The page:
When my book deal became public, I was suddenly faced with a tsunami of decisions. With some I already knew what I was going to do; others I had never thought about. Some of mine were:
- What am I going to do with people wanting to be Facebook friends who I don’t know?
- Am I going to provide personal details/photos of my family on any of my public platforms (FB page, Twitter, website, etc.)?
- What public records are there of my address (and/or phone number)? Am I okay with that? If not, what are the options (if any) for getting it removed?
- How am I going to respond from requests from people to introduce/connect them with my agent or publisher?
- How am I going to respond to requests to endorse other people's books (particularly writers I don’t have a personal relationship with)?
- What do I say to people who expect/ask for free copies of my book?
Know Which Hill You’re Prepared to Die On
Characters, plot lines, physical characteristics. There’s very little in your story that is out of the realms of possibility of getting changed, even when it’s contracted.
As a New Zealander, there is not much that gets me more peeved than reading New Zealand (or Australian, British, etc.) characters who aren’t authentic. Most often this involves American versions of words or phrases or using products that aren’t even available in their country.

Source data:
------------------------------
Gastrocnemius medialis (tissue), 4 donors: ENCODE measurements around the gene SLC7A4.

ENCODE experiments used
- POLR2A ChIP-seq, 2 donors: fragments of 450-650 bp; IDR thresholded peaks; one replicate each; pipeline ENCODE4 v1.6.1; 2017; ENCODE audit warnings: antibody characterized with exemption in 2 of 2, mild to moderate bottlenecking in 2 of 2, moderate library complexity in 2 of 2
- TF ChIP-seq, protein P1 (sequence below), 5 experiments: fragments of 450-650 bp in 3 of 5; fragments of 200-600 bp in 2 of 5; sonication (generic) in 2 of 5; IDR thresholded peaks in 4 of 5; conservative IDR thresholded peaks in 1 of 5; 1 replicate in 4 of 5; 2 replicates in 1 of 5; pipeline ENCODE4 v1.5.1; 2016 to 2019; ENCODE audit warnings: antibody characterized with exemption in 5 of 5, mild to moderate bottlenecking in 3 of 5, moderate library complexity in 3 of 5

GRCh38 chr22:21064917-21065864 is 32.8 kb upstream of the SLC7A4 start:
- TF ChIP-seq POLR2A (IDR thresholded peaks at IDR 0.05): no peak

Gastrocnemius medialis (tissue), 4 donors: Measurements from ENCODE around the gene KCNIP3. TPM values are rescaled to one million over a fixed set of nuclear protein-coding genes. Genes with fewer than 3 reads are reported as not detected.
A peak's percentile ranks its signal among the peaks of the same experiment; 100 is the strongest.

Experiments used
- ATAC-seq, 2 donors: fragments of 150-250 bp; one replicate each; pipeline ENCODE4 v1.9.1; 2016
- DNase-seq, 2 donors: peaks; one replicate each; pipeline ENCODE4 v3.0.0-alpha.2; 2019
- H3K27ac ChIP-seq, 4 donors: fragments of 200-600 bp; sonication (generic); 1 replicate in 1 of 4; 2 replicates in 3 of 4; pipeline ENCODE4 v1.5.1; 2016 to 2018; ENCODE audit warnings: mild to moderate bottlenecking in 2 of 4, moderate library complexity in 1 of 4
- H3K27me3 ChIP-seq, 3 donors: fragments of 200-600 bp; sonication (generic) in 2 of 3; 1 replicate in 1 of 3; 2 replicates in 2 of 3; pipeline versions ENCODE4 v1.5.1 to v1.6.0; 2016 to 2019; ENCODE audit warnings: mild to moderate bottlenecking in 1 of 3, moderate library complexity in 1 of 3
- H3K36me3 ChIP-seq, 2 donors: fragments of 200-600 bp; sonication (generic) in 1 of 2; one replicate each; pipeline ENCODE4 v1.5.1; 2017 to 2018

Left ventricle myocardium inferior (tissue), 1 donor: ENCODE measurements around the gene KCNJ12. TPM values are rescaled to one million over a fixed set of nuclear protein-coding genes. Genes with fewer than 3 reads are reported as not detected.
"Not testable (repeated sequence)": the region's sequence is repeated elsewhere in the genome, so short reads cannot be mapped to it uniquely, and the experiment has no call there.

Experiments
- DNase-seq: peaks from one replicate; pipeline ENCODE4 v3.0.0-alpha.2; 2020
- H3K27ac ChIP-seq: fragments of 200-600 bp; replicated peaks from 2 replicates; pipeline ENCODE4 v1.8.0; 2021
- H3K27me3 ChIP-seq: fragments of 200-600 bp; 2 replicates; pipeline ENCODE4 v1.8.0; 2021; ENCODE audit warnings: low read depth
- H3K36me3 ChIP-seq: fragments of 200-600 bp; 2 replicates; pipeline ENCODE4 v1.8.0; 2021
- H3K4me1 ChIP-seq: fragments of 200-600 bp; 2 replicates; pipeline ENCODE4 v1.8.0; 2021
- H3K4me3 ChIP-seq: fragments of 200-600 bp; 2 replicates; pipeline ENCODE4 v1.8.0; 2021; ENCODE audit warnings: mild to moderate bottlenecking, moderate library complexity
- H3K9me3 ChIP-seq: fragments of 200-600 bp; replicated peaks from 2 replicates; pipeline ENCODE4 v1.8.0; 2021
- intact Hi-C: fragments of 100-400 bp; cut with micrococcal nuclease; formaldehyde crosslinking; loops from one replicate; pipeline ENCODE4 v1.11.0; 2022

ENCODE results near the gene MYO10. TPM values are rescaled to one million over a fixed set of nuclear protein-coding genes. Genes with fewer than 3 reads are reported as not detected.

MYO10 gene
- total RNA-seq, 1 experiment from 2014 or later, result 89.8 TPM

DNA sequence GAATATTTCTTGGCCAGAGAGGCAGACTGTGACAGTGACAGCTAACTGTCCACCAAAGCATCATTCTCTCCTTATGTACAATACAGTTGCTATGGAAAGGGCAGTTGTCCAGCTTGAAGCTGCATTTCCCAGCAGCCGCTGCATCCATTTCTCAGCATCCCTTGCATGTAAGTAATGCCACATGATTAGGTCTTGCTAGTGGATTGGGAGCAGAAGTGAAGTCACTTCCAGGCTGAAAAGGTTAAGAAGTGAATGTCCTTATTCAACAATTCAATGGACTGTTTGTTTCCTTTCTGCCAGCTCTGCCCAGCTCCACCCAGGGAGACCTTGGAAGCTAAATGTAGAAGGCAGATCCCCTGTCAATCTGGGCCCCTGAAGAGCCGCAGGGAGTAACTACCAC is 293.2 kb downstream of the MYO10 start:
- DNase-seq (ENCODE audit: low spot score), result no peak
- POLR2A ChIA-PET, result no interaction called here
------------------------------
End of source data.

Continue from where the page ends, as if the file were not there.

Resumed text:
Then There Was You, my debut romantic comedy, is set in New Zealand, and Allie, my heroine, is New Zealand born and bred. The one thing I wouldn’t move on was anything that would turn Allie into an American version of herself. There was no way that she was ever going to pick up trash (or use a trash can), drink soda (or pop), use ketchup, or put gas into a car.
Fortunately, my incredible editor got this. While we’ve had to make a few changes to avoid confusion or replace products that Americans wouldn’t know with more generic terms, Allie has very much retained her “Kiwi” identity.
Since I knew that was the one big thing in my story that I wasn’t going to move on, working through developmental edits became much easier. Everything else was up for negotiation in pursuit of the strongest story possible.
Thanks so much for having me, Writer's Alley! I’d love to chat and answer any questions, but apologies in advance that I won’t be here until later in the day. Morning in the US = middle of the night here in New Zealand. And with a three-year-old and a one-year-old, I need all the sleep I can get!!
Kara Isaac lives in Wellington, New Zealand. Her debut romantic comedy, Then There Was You, is about a disillusioned academic-turned-tour-guide and an entrepreneur who knows nothing about Tolkien who fall in love on a Tolkien-themed tour of New Zealand. It will be an early 2016 release from Howard Books.
When she's not working her day job as a public servant, chasing around a ninja preschooler and his feisty toddler sister, she spends her time writing horribly bad first drafts and wishing you could get Double Stuf Oreos in New Zealand.